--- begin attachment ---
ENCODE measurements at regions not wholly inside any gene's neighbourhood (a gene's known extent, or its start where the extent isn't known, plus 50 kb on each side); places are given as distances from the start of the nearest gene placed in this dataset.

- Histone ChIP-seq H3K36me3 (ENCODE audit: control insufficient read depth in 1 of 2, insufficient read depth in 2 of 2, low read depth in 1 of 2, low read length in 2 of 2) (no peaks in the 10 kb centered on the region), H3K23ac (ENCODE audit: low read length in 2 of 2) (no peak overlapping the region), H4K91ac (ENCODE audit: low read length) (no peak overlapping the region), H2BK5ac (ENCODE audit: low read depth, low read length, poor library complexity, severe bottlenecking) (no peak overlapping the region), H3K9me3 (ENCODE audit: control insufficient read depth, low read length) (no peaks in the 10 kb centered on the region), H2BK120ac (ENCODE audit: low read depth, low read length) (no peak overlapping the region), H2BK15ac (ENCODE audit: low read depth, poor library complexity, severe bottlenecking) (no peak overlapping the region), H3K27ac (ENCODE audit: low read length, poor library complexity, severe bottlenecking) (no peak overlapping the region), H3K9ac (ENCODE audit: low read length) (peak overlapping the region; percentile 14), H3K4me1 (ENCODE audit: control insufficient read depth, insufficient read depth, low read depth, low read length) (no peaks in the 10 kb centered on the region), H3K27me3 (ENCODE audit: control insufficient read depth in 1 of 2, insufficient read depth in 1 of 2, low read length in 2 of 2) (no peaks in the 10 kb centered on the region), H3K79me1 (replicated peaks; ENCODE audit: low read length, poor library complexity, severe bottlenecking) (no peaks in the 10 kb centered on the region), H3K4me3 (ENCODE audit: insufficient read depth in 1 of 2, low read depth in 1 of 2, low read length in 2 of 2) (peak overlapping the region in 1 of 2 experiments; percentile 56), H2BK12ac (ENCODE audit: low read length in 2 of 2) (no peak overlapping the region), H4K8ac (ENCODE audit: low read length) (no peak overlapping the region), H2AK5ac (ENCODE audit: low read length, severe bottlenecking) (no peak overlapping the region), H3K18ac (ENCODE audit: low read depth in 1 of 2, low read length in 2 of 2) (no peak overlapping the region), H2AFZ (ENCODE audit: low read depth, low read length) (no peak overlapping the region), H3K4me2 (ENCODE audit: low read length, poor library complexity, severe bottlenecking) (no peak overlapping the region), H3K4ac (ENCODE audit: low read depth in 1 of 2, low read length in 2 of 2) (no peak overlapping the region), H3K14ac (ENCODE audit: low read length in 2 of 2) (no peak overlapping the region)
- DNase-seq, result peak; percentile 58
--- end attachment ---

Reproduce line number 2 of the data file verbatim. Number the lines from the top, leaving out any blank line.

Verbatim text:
- Histone ChIP-seq H3K36me3 (ENCODE audit: control insufficient read depth in 1 of 2, insufficient read depth in 2 of 2, low read depth in 1 of 2, low read length in 2 of 2) (no peaks in the 10 kb centered on the region), H3K23ac (ENCODE audit: low read length in 2 of 2) (no peak overlapping the region), H4K91ac (ENCODE audit: low read length) (no peak overlapping the region), H2BK5ac (ENCODE audit: low read depth, low read length, poor library complexity, severe bottlenecking) (no peak overlapping the region), H3K9me3 (ENCODE audit: control insufficient read depth, low read length) (no peaks in the 10 kb centered on the region), H2BK120ac (ENCODE audit: low read depth, low read length) (no peak overlapping the region), H2BK15ac (ENCODE audit: low read depth, poor library complexity, severe bottlenecking) (no peak overlapping the region), H3K27ac (ENCODE audit: low read length, poor library complexity, severe bottlenecking) (no peak overlapping the region), H3K9ac (ENCODE audit: low read length) (peak overlapping the region; percentile 14), H3K4me1 (ENCODE audit: control insufficient read depth, insufficient read depth, low read depth, low read length) (no peaks in the 10 kb centered on the region), H3K27me3 (ENCODE audit: control insufficient read depth in 1 of 2, insufficient read depth in 1 of 2, low read length in 2 of 2) (no peaks in the 10 kb centered on the region), H3K79me1 (replicated peaks; ENCODE audit: low read length, poor library complexity, severe bottlenecking) (no peaks in the 10 kb centered on the region), H3K4me3 (ENCODE audit: insufficient read depth in 1 of 2, low read depth in 1 of 2, low read length in 2 of 2) (peak overlapping the region in 1 of 2 experiments; percentile 56), H2BK12ac (ENCODE audit: low read length in 2 of 2) (no peak overlapping the region), H4K8ac (ENCODE audit: low read length) (no peak overlapping the region), H2AK5ac (ENCODE audit: low read length, severe bottlenecking) (no peak overlapping the region), H3K18ac (ENCODE audit: low read depth in 1 of 2, low read length in 2 of 2) (no peak overlapping the region), H2AFZ (ENCODE audit: low read depth, low read length) (no peak overlapping the region), H3K4me2 (ENCODE audit: low read length, poor library complexity, severe bottlenecking) (no peak overlapping the region), H3K4ac (ENCODE audit: low read depth in 1 of 2, low read length in 2 of 2) (no peak overlapping the region), H3K14ac (ENCODE audit: low read length in 2 of 2) (no peak overlapping the region)